Did you know that there was a “British Teilhard Association”? No one else did either, it seems.

From the Catholic Herald:

British Teilhard Association dissolves due to lack of members

The move comes just weeks after Pope Francis was asked to remove the decades-old official warning against Teilhard’s works

A British association dedicated to Jesuit thinker Teilhard de Chardin dissolved on New Year’s Eve due to falling membership.

The association announced the decision on Twitter on Monday, but added that its website would continue as a newly constituted ‘British Teilhard Network’.

The British Teilhard Association dissolved as of 31 December 2017. This was due to diminishing membership. But the previous BTA website continues as the newly formatted British Teilhard Network. #teilhard

— BTA (@teilhard_de_c) January 1, 2018

The move comes just weeks after the Pontifical Council for Culture asked Pope Francis to remove the decades-old official warning against Teilhard’s works.

Pierre Teilhard de Chardin wrote a series of best-selling theological works in the first half of the 20th Century in which he drew on his studies as a palaeontologist in an attempt to reconcile the faith with evolution.

He became famous for his theory of an “Omega Point”, mankind’s ultimate destination. He saw all of human development in terms of evolution, an upward movement towards a final goal, of which the Incarnation was a decisive moment.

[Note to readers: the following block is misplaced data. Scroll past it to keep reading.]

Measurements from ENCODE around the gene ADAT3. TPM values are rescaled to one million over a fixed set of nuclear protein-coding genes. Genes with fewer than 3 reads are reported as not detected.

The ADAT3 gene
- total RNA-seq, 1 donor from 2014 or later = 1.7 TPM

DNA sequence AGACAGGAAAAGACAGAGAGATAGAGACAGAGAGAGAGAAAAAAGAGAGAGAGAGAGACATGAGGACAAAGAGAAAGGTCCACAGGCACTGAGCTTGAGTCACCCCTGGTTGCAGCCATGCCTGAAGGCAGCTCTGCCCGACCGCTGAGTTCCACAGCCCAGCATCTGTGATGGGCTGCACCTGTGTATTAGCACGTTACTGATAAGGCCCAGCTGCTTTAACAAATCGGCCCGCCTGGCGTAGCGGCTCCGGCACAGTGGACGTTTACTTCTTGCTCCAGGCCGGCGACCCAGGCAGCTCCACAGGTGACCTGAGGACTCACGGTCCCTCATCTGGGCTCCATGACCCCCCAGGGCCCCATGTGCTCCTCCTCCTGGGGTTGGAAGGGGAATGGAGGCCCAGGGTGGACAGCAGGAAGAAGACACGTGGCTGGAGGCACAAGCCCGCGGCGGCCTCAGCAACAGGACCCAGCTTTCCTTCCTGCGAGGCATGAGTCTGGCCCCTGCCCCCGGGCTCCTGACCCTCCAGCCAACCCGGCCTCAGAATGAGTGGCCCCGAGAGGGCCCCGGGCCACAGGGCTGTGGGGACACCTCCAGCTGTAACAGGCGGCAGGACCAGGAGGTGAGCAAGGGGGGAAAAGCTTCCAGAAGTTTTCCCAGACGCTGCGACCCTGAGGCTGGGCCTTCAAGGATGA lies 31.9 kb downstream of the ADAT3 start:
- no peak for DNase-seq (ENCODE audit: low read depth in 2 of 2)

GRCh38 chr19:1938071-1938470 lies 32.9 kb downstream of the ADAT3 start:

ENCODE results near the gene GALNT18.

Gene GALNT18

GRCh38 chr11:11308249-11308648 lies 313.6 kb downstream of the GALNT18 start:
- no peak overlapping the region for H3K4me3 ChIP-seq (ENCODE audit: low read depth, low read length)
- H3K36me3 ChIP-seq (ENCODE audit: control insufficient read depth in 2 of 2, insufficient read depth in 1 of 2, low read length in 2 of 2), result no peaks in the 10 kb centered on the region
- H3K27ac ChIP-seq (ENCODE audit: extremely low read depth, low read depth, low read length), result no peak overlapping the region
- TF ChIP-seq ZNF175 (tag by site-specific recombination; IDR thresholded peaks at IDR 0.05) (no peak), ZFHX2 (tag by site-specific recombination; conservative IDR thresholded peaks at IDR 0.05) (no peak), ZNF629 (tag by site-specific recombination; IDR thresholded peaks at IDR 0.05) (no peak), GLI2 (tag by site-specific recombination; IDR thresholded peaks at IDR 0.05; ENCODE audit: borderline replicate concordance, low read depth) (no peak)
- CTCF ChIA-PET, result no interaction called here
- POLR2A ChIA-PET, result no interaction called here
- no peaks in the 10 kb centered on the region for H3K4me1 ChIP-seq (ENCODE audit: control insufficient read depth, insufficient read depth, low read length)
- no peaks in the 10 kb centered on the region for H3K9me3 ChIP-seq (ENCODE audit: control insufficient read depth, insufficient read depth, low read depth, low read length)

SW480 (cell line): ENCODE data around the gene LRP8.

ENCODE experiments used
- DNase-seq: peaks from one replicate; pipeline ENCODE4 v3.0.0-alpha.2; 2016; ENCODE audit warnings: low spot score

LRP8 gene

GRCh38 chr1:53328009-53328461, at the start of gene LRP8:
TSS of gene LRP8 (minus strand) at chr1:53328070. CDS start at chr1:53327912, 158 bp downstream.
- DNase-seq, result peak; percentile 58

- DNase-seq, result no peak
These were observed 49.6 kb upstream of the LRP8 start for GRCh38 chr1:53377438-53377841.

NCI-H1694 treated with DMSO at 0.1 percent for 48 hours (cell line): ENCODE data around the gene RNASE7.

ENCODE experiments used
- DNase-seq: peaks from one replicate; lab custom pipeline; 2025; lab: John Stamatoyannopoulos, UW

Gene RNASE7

Although many found his works helpful in reconciling their faith with new scientific discoveries, the Congregation of the Holy Office condemned them, writing that they “abound in such ambiguities and indeed even serious errors, as to offend Catholic doctrine”.

Pope Pius XII condemned Teilhard’s work as a “cesspool of error”, and the Vatican placed an official “monitum”, or warning, against it.

However, last year the Pontifical Council for Culture voted unanimously to ask Pope Francis to remove the warning, saying “albeit some of his writings might be open to constructive criticism, his prophetic vision has been and is inspiring theologians and scientists.”